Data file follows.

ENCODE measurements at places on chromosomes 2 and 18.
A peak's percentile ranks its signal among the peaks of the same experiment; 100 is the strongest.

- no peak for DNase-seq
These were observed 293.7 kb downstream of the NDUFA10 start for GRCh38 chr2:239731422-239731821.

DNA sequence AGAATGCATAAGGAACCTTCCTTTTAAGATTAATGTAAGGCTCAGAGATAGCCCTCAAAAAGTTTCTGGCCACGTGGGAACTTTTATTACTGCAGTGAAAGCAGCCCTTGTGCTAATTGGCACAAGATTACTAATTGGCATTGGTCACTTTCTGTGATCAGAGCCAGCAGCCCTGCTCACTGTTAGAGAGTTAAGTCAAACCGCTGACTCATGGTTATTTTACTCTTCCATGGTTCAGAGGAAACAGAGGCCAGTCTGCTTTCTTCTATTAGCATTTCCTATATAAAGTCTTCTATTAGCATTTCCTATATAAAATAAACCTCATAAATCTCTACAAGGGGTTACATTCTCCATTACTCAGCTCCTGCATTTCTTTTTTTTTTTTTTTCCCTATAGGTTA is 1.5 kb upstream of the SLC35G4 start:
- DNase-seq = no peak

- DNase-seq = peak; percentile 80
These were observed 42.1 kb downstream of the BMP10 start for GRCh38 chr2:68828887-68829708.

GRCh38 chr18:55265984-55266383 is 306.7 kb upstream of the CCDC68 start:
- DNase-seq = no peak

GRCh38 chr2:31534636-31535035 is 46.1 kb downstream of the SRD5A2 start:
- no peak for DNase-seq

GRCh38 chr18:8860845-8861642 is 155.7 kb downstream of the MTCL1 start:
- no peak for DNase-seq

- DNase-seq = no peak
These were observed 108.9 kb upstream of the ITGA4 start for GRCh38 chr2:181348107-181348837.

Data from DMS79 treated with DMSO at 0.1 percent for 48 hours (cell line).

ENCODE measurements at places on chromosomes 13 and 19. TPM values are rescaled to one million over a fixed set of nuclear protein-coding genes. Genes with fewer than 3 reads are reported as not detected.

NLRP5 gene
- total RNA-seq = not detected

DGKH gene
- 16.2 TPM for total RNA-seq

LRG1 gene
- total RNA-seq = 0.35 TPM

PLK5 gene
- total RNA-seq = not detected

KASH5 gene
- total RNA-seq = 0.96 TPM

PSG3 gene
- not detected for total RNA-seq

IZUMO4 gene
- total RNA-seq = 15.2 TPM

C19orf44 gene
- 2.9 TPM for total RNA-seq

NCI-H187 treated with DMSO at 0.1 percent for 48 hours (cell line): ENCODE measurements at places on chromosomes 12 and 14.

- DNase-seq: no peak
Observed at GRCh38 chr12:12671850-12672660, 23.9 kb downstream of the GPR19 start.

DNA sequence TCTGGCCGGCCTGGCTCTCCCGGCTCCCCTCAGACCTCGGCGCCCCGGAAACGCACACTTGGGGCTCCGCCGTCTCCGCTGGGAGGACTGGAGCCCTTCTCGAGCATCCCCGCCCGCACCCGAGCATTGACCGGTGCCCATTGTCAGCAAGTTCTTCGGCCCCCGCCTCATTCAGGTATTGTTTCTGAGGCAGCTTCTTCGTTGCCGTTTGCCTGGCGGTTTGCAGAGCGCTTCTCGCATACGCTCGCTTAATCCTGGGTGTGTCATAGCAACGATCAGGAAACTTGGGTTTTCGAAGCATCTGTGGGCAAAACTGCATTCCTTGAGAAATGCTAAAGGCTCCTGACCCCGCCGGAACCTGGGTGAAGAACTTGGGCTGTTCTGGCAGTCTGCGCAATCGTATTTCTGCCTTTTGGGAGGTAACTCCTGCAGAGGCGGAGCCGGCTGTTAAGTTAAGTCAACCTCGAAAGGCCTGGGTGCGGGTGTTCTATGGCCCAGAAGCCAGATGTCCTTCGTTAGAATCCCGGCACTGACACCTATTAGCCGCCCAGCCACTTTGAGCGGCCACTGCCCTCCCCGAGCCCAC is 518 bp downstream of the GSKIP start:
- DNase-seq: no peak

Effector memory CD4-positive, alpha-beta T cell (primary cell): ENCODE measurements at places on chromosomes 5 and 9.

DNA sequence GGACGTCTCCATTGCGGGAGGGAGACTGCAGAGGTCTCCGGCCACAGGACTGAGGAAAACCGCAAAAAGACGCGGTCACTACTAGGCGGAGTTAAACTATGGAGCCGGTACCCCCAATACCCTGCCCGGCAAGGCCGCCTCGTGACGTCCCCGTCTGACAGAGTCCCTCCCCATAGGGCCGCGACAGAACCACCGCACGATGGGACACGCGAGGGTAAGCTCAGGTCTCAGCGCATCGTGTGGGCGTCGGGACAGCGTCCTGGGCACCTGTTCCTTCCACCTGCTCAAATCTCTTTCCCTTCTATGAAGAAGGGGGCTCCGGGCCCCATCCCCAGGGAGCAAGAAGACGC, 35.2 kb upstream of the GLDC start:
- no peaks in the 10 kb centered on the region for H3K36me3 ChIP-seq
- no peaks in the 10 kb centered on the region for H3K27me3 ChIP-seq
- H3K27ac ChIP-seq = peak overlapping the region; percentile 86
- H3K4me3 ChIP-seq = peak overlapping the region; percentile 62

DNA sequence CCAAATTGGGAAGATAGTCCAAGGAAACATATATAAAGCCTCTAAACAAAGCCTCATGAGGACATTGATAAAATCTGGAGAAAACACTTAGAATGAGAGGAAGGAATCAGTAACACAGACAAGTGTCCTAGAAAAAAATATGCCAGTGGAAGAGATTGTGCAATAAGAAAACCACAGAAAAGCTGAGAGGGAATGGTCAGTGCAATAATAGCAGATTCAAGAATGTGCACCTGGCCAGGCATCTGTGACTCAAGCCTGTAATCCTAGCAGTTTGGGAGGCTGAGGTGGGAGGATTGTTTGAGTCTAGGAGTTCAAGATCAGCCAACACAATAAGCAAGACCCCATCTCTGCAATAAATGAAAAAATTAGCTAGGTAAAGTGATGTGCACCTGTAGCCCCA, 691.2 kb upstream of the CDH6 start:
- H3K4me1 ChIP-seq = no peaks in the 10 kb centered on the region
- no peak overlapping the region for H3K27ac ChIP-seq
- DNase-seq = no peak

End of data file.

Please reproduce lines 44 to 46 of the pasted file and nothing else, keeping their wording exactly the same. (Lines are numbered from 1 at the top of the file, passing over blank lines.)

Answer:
- H3K27ac ChIP-seq = peak overlapping the region; percentile 86
- H3K4me3 ChIP-seq = peak overlapping the region; percentile 62

DNA sequence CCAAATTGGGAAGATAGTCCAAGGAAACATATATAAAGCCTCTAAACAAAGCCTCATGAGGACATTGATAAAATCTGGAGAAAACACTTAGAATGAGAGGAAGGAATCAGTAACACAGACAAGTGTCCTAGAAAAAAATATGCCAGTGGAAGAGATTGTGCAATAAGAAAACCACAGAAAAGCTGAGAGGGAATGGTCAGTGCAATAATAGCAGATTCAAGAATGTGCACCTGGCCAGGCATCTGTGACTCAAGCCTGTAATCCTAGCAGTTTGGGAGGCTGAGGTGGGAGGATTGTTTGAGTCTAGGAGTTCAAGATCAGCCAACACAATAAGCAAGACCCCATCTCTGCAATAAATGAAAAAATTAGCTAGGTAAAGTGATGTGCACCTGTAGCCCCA, 691.2 kb upstream of the CDH6 start: